"Unless you live 24/7 with this disease, you do not know it". Therein lies the fundamental reality which can evade even those who specialise in the field of psychoanalysis or dementia and the whole complex neurological world of unpredictable behaviour. The truth of the matter lay in not only the responsibility which is yours once you embark upon the Caring role, but the fact that the nature of dementia challenges your physical resources combined with your utter and total awareness of the presentations which confront you and which are expressions of a brain which is sick. A child is sick and you instinctively attend to it without question. Call a doctor if required or carry out the care which is required and do so regardless of self. Dementia poses a very different challenge as we know only too well on here. A challenge which belongs to us and nobody else. Yes, you may have Carers visiting and alleviating the burden of daily tasks and yes, the GP will advise and suggest appropriate medications or referrals and so on. But at the end of the day it is YOU who play out the 24/7 and do so month after month, year after year. And what is understood theoretically or intellectually or sympathised with and often perceived as " looking after " someone who is vulnerable, simply and factually bears no relationship to the actuality of the ongoing facts which confront the sole Carer. Why, even just a few minutes living within a " dementia storm" can render one in a state of helpless despair. The unavoidable " accident" which demands immediate attention and fresh bed sheets a steam clean of the carpet - whilst at the same time you are striving to calm the one who has no notion at all what has taken place and who is calling for help, or wondering why you are ignoring them and becoming more and more tetchy...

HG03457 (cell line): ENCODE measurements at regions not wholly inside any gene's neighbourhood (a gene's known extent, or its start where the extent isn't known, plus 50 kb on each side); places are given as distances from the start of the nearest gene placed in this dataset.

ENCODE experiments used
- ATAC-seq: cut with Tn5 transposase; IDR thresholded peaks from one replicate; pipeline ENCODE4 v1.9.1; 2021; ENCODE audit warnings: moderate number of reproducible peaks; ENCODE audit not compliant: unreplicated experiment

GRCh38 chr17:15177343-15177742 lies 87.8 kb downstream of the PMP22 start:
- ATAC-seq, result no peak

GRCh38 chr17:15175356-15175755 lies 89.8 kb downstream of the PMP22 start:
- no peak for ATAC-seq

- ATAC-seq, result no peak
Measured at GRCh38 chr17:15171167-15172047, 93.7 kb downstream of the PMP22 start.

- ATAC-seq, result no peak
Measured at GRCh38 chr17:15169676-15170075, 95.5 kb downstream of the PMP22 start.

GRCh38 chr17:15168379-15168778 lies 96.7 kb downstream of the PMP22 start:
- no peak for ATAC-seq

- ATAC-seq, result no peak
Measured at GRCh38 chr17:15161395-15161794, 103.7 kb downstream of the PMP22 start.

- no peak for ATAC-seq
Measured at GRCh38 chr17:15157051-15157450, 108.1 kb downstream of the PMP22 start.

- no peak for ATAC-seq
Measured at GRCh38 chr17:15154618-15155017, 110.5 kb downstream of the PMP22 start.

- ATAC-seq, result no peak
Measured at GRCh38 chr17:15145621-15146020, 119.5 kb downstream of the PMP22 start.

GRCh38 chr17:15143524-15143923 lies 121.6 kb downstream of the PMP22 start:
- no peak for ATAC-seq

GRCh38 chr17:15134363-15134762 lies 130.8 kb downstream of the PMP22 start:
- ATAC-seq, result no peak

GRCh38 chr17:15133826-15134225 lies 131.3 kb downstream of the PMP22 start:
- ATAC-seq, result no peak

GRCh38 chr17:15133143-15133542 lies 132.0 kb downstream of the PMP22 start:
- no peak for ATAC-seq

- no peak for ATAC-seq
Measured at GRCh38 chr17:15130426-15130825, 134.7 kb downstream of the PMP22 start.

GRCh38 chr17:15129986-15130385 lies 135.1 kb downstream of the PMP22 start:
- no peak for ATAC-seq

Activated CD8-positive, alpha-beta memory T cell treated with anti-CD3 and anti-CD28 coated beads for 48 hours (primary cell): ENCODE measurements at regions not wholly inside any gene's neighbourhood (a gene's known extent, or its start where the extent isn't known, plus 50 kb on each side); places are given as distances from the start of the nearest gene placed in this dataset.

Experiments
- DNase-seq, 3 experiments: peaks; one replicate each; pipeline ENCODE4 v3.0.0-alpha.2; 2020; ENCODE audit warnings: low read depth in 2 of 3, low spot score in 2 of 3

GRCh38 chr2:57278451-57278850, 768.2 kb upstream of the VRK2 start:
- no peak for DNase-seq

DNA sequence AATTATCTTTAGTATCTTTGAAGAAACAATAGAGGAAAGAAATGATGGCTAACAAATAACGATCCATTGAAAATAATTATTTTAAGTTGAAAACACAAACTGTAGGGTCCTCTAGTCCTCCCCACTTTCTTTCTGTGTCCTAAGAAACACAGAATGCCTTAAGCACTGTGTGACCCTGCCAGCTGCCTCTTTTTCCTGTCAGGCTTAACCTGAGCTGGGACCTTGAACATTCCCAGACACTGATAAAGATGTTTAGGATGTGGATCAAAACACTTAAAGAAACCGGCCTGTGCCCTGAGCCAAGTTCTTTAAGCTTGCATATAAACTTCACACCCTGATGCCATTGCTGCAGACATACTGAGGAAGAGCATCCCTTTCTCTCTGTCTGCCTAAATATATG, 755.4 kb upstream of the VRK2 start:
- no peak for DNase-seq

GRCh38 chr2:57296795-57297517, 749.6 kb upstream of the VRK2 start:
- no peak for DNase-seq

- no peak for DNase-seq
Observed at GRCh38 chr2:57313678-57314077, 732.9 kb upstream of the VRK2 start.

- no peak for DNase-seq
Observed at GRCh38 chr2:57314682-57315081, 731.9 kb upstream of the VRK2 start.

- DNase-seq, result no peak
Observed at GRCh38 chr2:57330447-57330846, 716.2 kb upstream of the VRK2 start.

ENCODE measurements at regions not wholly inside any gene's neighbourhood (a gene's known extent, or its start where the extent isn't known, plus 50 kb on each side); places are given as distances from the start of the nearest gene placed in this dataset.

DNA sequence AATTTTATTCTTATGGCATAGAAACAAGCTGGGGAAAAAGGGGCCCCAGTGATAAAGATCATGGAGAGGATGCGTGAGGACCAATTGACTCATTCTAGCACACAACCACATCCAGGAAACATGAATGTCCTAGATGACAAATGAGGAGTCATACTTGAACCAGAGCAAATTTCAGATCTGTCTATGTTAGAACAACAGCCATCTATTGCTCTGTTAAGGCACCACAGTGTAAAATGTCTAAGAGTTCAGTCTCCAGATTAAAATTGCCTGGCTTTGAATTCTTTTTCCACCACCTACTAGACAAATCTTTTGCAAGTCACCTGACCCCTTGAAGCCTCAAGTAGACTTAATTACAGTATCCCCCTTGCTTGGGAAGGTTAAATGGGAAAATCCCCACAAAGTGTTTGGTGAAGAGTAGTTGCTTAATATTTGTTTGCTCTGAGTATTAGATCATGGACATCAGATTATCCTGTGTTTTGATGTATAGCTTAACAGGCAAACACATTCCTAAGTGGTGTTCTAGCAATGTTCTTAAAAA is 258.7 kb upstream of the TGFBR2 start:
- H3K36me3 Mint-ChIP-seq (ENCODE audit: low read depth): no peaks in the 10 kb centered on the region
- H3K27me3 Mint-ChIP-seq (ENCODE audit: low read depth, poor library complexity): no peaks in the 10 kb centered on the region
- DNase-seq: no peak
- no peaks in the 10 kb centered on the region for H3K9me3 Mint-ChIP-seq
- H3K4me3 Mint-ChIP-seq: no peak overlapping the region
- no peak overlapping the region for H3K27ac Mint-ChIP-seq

Every single one of us is different. Yet we are as one being human beings. We are related by nature and in essence by our humanity. When dementia enters the lives of any one of us, directly or indirectly, that humanity is revealed and it bears its own challenge which knows nothing about compromise, theory, practicability, the analytical unpicking of brain cell pathology and so on. When you look into the eyes of the one you know so very well - a mother or father, husband or wife, whoever - and know that the recent spat or uncalled for response is in fact the face of dementia, the crying out in the night is the cry for help, the rambling nonsense which drains your capacity to maintain listening any longer, the refusal to eat, to take the medication, the stubborn refusal to toilet in the toilet... and do so minutes afterwards in the bedroom... all of this and so much more is NOT intentional, NOT enjoyed, NOT even understood, then it requires immense reserves of both awareness and compassion in order not to succumb due to literal exhaustion. And then you also come to terms with yourself, your impatience, your lack of awareness, your limitations, both physical and psychological. You look very very closely at everything and do so from the heart, because if you avoid doing so then you risk deterioration and the abdication of that Care which has governed your life. Alas, the truth of all this cannot be found in even the finest of texts nor the most eloquent poetry, as worthy those expressions might be. The truth remains with you and you alone and it is a huge challenge.
When you are alone on the mountain top with not a soul about you to call upon, that is both truth and actuality. 24/7 Care in dementia can be that mountain. And when, one day you reach the summit, the ascent will probably both surprise and uplift you in retrospective moments. All those things you did, despite everything, for the one you love. And in that reflection you find a place to put yourself -- into that place which was once the reluctant domain of your loved one, and you know then what humanity truly means . And it is good. Very good.